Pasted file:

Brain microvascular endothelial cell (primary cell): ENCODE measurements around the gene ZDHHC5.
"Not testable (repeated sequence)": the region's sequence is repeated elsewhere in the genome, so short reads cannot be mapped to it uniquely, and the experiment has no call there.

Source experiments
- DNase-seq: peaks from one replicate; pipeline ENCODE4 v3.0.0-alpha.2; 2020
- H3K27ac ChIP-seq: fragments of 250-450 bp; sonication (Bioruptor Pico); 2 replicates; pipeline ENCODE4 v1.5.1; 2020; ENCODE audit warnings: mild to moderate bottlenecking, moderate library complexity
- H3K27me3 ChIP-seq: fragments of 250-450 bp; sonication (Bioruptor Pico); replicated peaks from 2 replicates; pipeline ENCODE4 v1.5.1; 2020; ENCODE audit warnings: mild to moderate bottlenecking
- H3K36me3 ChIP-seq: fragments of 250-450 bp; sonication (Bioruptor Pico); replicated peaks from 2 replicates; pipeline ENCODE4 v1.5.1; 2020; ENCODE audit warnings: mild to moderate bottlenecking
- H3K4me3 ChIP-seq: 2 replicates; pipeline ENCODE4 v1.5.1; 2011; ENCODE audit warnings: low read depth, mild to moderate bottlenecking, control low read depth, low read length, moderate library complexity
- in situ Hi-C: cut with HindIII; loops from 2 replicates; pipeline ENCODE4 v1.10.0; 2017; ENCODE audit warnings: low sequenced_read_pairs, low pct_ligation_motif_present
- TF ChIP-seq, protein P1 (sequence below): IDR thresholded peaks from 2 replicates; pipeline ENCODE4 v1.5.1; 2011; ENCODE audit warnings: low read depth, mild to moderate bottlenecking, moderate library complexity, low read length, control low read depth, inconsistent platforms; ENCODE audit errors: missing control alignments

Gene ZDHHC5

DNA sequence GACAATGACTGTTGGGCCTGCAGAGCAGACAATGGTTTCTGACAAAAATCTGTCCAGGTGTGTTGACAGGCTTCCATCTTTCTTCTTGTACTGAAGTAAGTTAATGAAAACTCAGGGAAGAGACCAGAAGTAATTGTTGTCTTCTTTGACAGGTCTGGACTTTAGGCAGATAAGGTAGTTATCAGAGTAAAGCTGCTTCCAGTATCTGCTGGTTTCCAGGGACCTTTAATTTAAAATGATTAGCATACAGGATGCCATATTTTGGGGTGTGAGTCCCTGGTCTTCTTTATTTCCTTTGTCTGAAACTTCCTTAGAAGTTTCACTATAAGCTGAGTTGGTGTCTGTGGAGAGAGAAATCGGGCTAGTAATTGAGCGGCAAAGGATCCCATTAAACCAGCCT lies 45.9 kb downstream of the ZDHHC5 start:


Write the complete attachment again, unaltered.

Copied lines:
Brain microvascular endothelial cell (primary cell): ENCODE measurements around the gene ZDHHC5.
"Not testable (repeated sequence)": the region's sequence is repeated elsewhere in the genome, so short reads cannot be mapped to it uniquely, and the experiment has no call there.

Source experiments
- DNase-seq: peaks from one replicate; pipeline ENCODE4 v3.0.0-alpha.2; 2020
- H3K27ac ChIP-seq: fragments of 250-450 bp; sonication (Bioruptor Pico); 2 replicates; pipeline ENCODE4 v1.5.1; 2020; ENCODE audit warnings: mild to moderate bottlenecking, moderate library complexity
- H3K27me3 ChIP-seq: fragments of 250-450 bp; sonication (Bioruptor Pico); replicated peaks from 2 replicates; pipeline ENCODE4 v1.5.1; 2020; ENCODE audit warnings: mild to moderate bottlenecking
- H3K36me3 ChIP-seq: fragments of 250-450 bp; sonication (Bioruptor Pico); replicated peaks from 2 replicates; pipeline ENCODE4 v1.5.1; 2020; ENCODE audit warnings: mild to moderate bottlenecking
- H3K4me3 ChIP-seq: 2 replicates; pipeline ENCODE4 v1.5.1; 2011; ENCODE audit warnings: low read depth, mild to moderate bottlenecking, control low read depth, low read length, moderate library complexity
- in situ Hi-C: cut with HindIII; loops from 2 replicates; pipeline ENCODE4 v1.10.0; 2017; ENCODE audit warnings: low sequenced_read_pairs, low pct_ligation_motif_present
- TF ChIP-seq, protein P1 (sequence below): IDR thresholded peaks from 2 replicates; pipeline ENCODE4 v1.5.1; 2011; ENCODE audit warnings: low read depth, mild to moderate bottlenecking, moderate library complexity, low read length, control low read depth, inconsistent platforms; ENCODE audit errors: missing control alignments

Gene ZDHHC5

DNA sequence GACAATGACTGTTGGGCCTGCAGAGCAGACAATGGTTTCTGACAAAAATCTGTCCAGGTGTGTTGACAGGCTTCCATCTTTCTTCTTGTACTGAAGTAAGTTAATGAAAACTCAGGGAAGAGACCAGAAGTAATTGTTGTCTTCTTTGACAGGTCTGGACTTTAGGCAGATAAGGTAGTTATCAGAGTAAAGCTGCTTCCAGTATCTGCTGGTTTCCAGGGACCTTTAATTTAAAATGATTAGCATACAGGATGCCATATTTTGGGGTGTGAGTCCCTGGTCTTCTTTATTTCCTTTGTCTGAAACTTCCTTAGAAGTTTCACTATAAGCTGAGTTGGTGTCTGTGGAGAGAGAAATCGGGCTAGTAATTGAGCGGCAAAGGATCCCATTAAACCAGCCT lies 45.9 kb downstream of the ZDHHC5 start: